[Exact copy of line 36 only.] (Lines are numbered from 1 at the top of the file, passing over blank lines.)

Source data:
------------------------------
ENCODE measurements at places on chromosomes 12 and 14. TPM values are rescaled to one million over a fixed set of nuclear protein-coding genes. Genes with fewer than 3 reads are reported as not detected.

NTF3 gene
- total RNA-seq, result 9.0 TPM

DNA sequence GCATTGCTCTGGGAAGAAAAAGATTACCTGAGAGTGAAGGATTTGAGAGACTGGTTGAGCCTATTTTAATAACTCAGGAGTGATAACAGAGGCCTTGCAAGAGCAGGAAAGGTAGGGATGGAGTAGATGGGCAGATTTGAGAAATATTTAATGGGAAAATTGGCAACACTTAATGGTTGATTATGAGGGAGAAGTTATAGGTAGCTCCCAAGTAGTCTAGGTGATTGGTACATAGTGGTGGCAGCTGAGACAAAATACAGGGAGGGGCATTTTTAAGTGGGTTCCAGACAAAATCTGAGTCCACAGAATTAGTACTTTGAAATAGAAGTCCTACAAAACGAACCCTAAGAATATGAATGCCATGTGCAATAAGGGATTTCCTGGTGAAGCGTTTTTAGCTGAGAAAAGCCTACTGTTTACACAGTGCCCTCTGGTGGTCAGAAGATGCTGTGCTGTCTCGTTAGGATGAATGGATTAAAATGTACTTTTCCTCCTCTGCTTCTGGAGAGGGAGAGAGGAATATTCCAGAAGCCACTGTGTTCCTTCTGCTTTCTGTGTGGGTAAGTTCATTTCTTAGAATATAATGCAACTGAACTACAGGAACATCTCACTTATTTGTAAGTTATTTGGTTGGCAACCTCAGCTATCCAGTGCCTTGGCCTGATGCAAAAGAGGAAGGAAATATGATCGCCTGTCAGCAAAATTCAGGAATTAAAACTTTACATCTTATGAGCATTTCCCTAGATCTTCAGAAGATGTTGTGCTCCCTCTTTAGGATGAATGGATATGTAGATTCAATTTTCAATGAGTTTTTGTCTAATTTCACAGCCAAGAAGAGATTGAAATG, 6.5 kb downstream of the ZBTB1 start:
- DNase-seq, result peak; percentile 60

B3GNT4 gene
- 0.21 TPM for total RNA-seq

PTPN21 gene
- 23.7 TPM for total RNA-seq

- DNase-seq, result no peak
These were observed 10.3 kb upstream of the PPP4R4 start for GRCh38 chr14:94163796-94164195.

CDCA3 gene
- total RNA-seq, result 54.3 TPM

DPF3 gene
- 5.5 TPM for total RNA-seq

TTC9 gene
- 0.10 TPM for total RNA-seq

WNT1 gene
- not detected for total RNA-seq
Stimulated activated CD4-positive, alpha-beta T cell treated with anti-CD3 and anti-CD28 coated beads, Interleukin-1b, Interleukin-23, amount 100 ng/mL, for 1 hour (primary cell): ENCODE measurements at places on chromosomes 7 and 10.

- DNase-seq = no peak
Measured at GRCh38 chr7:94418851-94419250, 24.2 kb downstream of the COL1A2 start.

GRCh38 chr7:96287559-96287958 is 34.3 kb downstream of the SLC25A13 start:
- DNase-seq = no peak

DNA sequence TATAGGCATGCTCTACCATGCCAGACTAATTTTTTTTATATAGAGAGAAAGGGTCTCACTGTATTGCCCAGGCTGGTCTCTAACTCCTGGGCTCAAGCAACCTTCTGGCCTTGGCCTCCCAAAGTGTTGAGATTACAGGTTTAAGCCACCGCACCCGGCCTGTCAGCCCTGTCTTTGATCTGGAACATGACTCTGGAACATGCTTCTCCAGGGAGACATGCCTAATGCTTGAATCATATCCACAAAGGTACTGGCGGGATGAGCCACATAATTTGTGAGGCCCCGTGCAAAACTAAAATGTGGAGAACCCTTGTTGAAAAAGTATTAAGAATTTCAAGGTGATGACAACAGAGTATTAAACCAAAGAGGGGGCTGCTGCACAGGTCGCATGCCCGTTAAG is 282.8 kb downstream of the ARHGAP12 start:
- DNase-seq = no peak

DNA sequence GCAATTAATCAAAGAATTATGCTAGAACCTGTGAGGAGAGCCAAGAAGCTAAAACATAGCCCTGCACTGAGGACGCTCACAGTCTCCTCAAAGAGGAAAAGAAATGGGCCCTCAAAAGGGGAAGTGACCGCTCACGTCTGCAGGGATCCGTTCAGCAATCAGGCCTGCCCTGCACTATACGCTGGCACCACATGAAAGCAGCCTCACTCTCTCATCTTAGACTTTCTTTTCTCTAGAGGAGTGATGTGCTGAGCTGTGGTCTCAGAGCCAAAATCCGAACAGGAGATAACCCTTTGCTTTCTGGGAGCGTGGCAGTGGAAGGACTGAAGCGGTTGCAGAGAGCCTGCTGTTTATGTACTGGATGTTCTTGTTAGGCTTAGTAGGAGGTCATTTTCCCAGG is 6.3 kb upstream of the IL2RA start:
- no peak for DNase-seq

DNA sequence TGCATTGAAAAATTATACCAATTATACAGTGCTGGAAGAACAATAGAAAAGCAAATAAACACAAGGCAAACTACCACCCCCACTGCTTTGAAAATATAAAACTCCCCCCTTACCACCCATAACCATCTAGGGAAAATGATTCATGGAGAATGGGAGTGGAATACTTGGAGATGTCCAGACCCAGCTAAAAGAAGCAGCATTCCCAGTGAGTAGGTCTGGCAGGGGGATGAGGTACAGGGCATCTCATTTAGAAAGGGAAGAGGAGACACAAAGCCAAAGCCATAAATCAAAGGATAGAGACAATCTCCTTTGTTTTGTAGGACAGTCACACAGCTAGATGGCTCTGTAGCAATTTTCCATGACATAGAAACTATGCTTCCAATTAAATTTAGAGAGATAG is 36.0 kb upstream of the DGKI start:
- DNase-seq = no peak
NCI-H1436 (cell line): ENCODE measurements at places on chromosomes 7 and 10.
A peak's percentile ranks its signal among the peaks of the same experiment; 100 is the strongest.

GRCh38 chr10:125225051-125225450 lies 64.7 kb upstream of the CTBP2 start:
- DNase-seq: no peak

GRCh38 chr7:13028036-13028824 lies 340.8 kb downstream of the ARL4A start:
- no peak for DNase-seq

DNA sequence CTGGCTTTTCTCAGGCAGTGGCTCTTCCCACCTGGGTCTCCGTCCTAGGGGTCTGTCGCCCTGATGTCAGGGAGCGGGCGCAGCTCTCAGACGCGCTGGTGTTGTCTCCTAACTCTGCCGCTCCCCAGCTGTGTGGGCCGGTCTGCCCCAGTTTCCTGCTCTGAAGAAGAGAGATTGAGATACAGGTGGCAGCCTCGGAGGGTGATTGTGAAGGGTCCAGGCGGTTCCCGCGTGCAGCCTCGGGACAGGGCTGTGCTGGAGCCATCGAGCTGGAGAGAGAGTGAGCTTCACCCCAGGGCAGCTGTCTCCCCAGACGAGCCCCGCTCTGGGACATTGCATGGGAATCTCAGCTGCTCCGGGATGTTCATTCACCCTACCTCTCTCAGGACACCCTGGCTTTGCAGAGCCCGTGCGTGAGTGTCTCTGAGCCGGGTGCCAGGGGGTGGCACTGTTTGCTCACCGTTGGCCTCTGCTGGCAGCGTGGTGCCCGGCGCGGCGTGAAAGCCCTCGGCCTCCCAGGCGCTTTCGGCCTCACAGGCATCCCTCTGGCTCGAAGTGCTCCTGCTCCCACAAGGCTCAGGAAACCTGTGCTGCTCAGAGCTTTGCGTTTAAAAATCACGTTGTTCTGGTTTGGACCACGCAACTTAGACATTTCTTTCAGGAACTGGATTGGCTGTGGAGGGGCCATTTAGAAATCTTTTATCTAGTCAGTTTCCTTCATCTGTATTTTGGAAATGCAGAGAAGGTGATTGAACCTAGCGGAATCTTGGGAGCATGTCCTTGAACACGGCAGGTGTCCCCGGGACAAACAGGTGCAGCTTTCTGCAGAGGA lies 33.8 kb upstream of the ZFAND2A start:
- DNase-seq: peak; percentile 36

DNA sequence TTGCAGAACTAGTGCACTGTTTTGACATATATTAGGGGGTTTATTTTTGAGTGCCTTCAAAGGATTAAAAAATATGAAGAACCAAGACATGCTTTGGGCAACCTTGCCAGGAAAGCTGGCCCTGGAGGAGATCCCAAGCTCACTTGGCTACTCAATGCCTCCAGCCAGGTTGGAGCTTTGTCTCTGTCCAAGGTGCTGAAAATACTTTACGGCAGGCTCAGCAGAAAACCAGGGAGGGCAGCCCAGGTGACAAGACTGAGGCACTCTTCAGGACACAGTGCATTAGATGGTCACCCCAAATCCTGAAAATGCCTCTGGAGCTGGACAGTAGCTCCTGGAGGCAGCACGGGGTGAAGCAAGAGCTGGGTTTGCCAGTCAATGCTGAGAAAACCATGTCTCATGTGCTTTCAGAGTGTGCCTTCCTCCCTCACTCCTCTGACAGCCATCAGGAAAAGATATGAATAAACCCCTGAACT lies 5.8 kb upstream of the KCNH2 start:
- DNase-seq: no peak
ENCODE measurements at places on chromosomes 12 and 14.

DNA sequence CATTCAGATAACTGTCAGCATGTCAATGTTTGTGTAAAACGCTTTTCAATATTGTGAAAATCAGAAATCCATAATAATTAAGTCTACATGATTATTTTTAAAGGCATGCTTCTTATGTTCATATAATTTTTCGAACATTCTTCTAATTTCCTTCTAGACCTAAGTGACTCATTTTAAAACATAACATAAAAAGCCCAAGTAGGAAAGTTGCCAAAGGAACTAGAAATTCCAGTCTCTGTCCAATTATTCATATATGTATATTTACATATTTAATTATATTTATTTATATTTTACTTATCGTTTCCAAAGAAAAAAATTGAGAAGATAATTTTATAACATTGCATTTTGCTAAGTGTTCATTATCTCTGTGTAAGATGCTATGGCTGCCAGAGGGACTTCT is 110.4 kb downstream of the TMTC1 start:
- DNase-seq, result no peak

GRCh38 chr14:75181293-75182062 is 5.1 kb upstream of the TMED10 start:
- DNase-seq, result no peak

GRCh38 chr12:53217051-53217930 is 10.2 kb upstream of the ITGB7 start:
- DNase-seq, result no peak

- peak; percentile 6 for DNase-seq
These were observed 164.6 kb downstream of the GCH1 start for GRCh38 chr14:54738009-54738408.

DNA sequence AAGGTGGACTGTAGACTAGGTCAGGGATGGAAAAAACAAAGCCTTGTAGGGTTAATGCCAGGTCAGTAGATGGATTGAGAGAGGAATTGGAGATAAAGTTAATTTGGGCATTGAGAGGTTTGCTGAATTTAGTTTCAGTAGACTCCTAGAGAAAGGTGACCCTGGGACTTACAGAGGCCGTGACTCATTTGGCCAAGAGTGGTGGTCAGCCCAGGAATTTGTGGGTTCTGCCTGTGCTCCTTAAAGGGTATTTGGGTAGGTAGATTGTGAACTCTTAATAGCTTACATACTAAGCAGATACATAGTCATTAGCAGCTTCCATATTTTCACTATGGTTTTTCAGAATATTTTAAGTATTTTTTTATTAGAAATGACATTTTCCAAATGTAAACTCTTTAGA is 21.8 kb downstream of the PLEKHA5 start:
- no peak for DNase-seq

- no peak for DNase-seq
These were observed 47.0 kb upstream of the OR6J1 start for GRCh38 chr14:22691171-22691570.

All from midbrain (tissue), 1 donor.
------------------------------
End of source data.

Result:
- no peak for DNase-seq